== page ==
★★★1/2 out of ★★★★★
Written and Directed by Mariama Diallo
Master, the debut feature from award-winning short film director Mariama Diallo, begins on orientation day at Ancaster College, a prestigious school outside of Boston. It stars Regina Hall (who horror fans will recognize as Brenda from the Scary Movie franchise) as professor Gail Bishop who has been elected the first Black housemaster of Belleville House in the college’s long history. One incoming freshman Jasmine, played by Zoe Renee, stands out as the only Black student in Belleville House (and we come to find out one of only 8 Black students on campus).
Haunted not only by historic (and we will see continuing) racism, the college is also rumored to be haunted by a witch named Margaret Millet who was burned at the stake in the 1600s and who each year reveals herself to a student at 3:33 am, the time of her death, and takes them back with her to hell. The location of the supposed reveal- Jasmine and her roommate Amelia’s (Talia Ryder) dorm room.
As if being away from home and a freshman at college isn’t enough pressure, Jasmine, who was valedictorian at her high school is finding her college courses challenging. In fact, she gets her first “F” on a paper from professor Liv Beckman, one of the other few Black faculty who herself is trying to obtain a prestigious tenured position.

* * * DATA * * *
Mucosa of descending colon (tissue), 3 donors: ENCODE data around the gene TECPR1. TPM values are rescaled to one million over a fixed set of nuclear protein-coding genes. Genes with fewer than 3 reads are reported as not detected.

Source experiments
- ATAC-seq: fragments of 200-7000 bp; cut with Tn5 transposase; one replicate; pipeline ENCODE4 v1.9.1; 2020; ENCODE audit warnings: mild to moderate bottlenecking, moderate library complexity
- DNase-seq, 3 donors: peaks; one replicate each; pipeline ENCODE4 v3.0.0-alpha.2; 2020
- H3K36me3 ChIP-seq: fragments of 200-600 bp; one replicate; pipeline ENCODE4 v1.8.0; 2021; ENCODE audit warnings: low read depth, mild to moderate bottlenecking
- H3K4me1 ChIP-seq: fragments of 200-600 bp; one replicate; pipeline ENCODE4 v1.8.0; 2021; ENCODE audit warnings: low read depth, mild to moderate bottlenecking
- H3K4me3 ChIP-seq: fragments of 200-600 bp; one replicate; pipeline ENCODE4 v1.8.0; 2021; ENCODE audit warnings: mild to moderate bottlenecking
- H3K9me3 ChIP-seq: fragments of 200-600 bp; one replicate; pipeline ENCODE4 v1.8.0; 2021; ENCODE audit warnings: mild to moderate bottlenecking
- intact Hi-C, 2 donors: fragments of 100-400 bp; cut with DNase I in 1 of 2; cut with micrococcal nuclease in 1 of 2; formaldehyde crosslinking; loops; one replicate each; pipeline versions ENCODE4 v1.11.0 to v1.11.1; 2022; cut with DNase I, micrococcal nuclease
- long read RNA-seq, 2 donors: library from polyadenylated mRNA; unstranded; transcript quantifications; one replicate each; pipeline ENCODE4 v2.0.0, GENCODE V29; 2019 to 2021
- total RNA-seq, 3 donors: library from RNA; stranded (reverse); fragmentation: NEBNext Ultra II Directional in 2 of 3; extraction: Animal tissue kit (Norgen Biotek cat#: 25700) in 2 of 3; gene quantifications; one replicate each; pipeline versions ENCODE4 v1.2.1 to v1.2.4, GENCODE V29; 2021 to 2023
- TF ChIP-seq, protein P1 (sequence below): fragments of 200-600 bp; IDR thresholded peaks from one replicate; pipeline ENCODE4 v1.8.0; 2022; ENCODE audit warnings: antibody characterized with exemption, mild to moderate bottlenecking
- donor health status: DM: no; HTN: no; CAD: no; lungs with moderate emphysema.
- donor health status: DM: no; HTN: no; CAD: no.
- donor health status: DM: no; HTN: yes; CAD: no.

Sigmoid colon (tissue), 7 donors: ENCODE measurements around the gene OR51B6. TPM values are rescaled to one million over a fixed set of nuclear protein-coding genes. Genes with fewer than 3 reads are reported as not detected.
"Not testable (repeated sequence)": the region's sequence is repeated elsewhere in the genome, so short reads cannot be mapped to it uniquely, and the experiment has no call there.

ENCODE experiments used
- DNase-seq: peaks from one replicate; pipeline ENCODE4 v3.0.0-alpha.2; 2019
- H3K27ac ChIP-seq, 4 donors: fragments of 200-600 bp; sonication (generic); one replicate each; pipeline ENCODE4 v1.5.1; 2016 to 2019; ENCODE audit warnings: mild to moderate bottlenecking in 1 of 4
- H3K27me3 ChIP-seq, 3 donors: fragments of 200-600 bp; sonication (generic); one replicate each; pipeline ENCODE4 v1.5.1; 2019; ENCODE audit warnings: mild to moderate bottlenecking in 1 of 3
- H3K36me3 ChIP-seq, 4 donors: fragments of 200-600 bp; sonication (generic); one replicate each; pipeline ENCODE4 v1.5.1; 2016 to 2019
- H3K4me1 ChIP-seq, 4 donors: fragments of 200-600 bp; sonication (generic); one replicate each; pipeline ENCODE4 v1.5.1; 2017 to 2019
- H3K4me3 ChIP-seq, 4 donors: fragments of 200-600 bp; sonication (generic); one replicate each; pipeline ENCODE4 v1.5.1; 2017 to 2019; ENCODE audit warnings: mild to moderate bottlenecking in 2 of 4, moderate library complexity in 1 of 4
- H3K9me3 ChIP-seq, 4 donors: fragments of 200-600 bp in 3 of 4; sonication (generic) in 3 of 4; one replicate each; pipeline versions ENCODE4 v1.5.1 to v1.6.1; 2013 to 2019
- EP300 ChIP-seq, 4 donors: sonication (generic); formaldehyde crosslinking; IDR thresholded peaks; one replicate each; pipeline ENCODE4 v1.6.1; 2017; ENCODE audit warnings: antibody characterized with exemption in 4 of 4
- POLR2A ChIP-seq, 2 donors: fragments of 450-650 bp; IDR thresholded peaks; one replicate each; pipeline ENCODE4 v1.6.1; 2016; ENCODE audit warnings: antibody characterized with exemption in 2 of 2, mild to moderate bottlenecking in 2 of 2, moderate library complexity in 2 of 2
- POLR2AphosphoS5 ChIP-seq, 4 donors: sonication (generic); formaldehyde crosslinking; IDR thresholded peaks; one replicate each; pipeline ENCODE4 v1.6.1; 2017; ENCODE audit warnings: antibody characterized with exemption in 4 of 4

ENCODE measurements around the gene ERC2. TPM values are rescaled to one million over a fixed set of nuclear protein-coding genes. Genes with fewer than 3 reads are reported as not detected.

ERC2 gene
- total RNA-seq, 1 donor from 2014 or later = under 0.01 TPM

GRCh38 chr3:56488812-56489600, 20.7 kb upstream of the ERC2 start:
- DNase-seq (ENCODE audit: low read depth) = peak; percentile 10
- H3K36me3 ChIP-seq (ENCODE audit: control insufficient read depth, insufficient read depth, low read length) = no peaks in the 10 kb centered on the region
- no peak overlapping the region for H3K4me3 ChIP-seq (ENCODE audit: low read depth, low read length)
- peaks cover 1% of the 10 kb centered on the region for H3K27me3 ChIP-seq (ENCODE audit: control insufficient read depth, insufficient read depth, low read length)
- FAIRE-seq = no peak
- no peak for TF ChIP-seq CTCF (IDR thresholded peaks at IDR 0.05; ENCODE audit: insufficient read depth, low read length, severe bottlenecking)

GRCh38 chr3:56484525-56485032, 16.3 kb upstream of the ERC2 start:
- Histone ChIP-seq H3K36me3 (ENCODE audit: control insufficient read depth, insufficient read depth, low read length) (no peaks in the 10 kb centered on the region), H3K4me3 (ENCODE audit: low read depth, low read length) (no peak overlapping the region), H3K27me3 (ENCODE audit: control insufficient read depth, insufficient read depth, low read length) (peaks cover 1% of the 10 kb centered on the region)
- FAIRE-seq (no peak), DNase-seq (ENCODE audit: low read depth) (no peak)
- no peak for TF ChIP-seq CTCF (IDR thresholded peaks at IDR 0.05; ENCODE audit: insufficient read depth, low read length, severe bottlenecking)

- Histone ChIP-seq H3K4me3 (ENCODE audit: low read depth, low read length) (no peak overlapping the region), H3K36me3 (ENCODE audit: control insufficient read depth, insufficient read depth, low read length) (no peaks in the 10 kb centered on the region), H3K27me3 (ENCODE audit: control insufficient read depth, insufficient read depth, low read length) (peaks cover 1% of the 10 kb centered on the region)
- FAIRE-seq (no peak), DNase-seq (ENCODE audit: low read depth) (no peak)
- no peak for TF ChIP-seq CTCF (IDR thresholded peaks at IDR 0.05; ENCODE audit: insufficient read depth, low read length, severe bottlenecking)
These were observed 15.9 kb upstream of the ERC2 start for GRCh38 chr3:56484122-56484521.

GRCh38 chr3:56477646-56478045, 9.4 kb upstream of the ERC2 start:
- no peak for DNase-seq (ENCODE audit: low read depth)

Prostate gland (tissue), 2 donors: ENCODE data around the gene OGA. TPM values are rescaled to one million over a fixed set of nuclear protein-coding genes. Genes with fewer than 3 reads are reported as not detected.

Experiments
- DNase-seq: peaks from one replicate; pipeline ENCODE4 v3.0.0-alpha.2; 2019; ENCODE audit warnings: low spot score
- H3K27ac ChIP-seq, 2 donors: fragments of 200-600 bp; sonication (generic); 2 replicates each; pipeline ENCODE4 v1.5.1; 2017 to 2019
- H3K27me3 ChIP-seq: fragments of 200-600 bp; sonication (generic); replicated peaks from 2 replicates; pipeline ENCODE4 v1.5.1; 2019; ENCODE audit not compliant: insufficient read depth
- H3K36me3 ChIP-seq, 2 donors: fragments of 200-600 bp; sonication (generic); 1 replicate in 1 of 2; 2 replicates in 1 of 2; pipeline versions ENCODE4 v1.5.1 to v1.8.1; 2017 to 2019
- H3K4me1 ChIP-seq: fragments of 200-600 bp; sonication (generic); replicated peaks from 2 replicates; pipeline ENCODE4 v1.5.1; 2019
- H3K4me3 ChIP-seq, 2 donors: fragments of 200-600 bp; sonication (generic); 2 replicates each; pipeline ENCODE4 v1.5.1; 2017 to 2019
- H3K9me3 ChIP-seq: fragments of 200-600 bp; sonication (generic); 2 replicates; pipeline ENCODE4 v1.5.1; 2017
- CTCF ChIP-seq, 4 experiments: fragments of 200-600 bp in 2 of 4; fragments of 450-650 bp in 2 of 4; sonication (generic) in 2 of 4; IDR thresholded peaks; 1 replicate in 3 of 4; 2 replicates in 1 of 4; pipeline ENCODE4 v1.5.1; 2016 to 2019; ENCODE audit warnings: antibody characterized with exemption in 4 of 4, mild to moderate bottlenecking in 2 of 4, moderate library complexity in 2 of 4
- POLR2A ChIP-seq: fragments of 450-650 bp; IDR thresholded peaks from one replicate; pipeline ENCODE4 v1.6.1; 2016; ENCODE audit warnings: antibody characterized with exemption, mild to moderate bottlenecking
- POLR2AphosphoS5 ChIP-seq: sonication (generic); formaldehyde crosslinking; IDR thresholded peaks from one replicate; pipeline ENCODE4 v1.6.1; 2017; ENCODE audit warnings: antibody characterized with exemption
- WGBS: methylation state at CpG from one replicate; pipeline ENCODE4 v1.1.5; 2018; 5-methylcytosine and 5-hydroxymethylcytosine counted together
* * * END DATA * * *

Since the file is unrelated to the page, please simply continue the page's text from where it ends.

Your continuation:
Told through six chapters, Master weaves racism, feminism, and the supernatural cultivating with a big surprise in the final chapter. However, at only 90 minutes this film is actually too short (I don’t think I have ever said that before) and it felt choppy and disconnected. There were so many pieces that I needed and wanted to know more about that I think prevented me from truly understanding this film. What about the group of Puritan-looking people Gail keeps encountering? What was going on with Amelia the roommate who has a storyline that comes and goes in about 2 minutes and I wanted more about what was going on in professor Bishop’s attic!
Even with these issues, the performances were great and the film looked fantastic and had some genuinely creepy moments. It has been a long time since I was in college, but I’d love a class with Diallo because she was hitting very heavy and important themes in this film that I wish I had been able to appreciate more fully. I believe she has a lot to teach and hopefully Master will make her a voice that more film studios will want to hear from just like I do.
Master comes to us from Amazon Studios so I think it is safe to assume it will be coming to Prime streaming after it completes its festival rounds. The Scariest Things will keep you posted on news and will post a trailer when one comes out!